There are two principles taught at The Business Academy that should form the basis of your decisions to retain staff or let them go.
- A position is better left unfilled than filled by an incompetent person.
- A staff member should produce five to ten times their pay in value or revenue for the company.
Violation of these two principles creates the following justifications and their adverse conditions:
“She’s my biller and is the only one who knows the system.” (The biller is disliked by most, if not all, the other staff and her billing is backlogged. When asked why it’s backlogged, she explains it away with various problems and blame.)
“The clients and staff love him.” (He’s the kindly old fumbler, who loyally shows up to work every day but produces almost nothing except bad advice and stories about the early days of the company.)
“She’s become a good friend.” (The “good friend” arrives late every day and takes one day off out of every five. When she is present, she spends most of her time hanging out with you and chatting instead of working.)
“He has problems in his personal life, and if I fired him I’m worried that it would be too much for him to take.” (The guy has had problems in his personal life for the last six years. And he seems to crash from one disaster to another, each one affecting the workplace slightly more than the last one. The only problem he doesn’t have is taking his paycheck.)
“She’s the only one that knows how to do X, Y, and Z. And I have no time to train anyone else to do it.” (This kind of staff member uses their secret knowledge of how the WiFi works or where all the codes are or something similar to justify their super-low production.)
I’m sure you can think of many other “reasons” business owners give themselves for keeping substandard staff around.
We aren’t even talking about really destructive, vindictive, or evil people here. That would be the topic of another article. We are just talking about deadwood or miserably low producers.
If you have such substandard staff in your business the first thing you must clarify for yourself is: What am I doing?
Because it’s either:
- Running some sort of charity for downtrodden, miserable nonproducers that you are funding on your own dime.
- Having difficulty because you’re trying to run a viable, thriving and expanding business that makes a difference in the world and provides fulfilling careers for productive staff.
If it’s B. Keep reading.
Let’s say you have a biller named Bessie. She sort of gets the job done, but she’s super-miserable, complains, and criticizes. Other staff avoid her like the plague.
Why don’t you just remove her and train someone else to do the exact same job? Replace her with someone who is not a fountain of nastiness—someone who brings your team’s spirits up. The truth is that her job can be learned, probably faster and better by any bright person.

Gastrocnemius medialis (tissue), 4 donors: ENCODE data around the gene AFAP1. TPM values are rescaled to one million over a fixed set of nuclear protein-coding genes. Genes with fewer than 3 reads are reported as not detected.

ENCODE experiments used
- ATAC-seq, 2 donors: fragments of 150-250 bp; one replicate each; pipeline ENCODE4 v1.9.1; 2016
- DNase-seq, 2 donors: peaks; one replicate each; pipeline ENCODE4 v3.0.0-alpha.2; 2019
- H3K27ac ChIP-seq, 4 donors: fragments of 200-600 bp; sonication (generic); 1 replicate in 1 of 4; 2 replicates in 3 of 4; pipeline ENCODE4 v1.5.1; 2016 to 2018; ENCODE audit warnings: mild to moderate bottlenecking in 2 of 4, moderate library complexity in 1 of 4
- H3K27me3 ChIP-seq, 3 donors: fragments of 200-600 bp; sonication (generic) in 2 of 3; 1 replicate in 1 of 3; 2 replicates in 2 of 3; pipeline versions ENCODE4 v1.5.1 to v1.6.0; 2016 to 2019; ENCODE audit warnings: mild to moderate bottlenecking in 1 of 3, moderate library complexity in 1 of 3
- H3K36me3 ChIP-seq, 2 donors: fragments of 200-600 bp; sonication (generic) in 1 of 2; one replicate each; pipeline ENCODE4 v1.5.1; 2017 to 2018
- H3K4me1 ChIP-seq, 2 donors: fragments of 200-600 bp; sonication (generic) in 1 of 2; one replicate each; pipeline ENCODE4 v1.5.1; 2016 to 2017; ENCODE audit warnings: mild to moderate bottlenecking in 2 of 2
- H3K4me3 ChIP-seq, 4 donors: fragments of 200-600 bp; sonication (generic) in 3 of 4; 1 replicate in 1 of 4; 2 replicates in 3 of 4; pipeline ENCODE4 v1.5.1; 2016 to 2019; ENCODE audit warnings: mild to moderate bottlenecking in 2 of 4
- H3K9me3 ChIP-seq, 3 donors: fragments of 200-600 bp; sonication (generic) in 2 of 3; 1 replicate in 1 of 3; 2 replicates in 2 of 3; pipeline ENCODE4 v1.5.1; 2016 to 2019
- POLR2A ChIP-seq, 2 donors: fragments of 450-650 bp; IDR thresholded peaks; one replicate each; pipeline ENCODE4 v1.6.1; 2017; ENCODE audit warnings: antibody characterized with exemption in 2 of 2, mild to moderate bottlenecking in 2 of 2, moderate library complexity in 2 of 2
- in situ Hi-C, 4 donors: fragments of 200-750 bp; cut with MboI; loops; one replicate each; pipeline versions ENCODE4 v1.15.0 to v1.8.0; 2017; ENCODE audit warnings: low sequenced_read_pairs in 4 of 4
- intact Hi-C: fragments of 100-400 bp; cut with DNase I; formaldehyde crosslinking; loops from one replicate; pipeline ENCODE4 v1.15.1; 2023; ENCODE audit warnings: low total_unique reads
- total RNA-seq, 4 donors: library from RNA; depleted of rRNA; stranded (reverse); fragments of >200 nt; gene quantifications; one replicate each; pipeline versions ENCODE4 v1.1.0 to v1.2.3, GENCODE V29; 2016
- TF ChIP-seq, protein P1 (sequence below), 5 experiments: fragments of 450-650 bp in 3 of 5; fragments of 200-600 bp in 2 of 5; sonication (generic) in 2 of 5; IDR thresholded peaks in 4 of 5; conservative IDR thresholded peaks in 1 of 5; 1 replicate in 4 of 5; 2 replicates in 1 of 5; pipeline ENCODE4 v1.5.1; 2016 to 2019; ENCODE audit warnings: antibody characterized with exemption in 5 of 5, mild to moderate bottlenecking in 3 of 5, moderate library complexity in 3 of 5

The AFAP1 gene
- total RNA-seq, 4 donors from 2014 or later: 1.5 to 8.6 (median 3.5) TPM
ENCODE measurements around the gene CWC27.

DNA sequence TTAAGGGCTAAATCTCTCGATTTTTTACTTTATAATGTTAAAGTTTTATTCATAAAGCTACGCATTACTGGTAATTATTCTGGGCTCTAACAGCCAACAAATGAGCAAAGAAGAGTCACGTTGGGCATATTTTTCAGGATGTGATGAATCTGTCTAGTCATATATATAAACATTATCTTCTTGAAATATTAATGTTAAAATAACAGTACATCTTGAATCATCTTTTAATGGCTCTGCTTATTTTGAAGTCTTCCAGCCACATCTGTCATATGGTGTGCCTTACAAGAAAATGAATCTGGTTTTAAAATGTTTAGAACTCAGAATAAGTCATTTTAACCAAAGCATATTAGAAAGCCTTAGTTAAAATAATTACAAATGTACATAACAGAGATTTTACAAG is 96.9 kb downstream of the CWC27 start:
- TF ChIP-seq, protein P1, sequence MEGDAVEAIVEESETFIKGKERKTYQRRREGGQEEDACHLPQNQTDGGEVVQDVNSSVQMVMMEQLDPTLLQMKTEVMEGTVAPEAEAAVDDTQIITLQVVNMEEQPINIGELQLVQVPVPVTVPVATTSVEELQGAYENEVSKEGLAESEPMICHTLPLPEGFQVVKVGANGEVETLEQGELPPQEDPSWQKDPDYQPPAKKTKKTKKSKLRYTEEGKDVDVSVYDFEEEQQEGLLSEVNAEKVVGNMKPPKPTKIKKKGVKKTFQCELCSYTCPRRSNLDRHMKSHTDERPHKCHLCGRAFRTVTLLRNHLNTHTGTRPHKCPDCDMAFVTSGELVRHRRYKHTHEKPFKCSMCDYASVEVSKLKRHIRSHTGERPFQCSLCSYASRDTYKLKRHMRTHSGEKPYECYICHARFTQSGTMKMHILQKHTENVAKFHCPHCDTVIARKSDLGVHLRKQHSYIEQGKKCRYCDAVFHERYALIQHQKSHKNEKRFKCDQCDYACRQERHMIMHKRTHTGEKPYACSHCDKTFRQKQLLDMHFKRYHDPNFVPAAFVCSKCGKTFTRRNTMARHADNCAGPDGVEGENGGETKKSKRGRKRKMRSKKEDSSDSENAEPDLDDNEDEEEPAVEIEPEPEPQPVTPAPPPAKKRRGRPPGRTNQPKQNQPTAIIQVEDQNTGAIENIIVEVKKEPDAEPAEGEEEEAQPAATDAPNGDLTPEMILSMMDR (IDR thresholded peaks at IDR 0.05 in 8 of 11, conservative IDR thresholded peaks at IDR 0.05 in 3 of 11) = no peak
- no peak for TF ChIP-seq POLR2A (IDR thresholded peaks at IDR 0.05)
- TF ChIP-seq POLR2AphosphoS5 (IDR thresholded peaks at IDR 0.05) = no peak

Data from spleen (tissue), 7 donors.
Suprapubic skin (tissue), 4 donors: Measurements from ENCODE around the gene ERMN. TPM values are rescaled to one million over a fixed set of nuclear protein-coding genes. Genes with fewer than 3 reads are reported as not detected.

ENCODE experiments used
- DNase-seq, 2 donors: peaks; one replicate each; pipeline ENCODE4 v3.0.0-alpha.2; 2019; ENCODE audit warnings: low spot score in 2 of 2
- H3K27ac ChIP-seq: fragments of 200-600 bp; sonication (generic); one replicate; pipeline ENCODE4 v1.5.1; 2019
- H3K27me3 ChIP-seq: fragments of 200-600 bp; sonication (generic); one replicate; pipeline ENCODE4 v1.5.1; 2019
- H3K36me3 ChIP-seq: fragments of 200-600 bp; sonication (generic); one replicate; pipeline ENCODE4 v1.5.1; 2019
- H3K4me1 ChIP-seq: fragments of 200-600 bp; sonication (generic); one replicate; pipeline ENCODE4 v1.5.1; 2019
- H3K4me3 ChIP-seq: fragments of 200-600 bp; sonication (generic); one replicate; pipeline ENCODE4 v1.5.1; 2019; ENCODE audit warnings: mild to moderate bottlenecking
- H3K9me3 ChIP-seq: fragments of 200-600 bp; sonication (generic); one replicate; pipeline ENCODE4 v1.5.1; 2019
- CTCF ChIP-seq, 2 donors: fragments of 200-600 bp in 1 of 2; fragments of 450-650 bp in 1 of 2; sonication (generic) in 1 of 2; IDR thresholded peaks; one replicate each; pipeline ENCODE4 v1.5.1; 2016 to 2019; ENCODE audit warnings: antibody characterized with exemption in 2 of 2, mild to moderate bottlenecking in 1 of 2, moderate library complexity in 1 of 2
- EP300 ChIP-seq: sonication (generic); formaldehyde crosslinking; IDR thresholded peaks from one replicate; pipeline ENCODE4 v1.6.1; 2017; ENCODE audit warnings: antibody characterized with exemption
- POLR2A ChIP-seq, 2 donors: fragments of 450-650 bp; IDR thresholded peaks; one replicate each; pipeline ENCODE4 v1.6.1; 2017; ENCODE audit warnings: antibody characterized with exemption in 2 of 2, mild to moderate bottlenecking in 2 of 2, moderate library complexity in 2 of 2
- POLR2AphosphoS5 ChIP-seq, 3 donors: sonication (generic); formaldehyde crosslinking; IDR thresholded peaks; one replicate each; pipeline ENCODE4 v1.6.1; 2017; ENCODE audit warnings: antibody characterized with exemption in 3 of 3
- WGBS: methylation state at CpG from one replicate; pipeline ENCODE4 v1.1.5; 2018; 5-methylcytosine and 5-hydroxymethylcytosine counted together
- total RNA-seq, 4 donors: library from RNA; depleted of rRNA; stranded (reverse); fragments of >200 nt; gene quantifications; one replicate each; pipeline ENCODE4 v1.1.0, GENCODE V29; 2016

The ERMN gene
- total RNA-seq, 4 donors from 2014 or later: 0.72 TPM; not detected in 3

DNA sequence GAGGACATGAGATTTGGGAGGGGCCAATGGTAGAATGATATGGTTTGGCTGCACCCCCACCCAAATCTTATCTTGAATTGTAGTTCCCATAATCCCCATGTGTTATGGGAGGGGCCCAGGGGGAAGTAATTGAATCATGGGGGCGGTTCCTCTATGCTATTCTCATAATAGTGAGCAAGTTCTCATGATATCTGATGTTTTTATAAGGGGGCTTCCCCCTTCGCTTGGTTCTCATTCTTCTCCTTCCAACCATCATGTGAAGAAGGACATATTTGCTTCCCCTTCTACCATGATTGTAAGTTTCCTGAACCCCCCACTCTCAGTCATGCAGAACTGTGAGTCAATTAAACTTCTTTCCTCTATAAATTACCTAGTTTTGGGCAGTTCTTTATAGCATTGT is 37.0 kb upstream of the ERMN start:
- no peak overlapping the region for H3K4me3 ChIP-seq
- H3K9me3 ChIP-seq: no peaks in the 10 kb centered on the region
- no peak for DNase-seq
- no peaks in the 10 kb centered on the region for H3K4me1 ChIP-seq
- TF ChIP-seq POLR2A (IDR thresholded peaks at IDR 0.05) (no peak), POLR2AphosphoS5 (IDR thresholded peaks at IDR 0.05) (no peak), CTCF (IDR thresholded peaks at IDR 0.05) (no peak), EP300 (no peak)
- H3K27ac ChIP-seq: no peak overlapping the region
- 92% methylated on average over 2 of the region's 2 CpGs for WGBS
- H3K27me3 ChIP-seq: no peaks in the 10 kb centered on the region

So why tolerate her for more than a minute?
Then there’s marketer Jim, who has been resting on his laurels for years. In the distant past, he brought in fifteen new patients a week. He became a good friend of yours. You went hunting together a few times. You met his family. There was that cool drunken time on his brother’s boat when you guys caught that big fish!
However, for the last two years, he has just brought in one or two new patients a week. Despite everything you have done to help him improve his production level, nothing has happened.
Sure. He hit some rough times, but you let it slide longer than you should have because “he’s a friend.” You didn’t act because you felt sorry for him, and you still remember his laughing ruddy face when he reeled in that big delicious snapper that he let you take home. But now your business is suffering, and your other staff are secretly outraged that you keep this guy on the payroll.
What’s it going to take before you do something to resolve the situation?
Every single nonproductive, distractive, or substandard employee is costing you money—large amounts of money. Besides giving your weekly donation to their piggy bank, there’s much more for you to consider here.
The examples above and below of poor staff all cost you money. Income that you should have made that you didn’t make. Here are some other examples that can be observed in varying degrees:
- They depress the morale of the staff and production suffers.
- They make the hardworking staff feel resentful toward you for keeping them on.
- They make costly mistakes.
- They require the work of two other staff members to handle their errors.
- They hog-tie your attention and time.
I could go on and on, but let’s get back your question: What am I doing?
Is it A or is it B?
There are people out there DYING for a chance to show you what they can do to help make your dreams become a reality!
Why settle for anything less?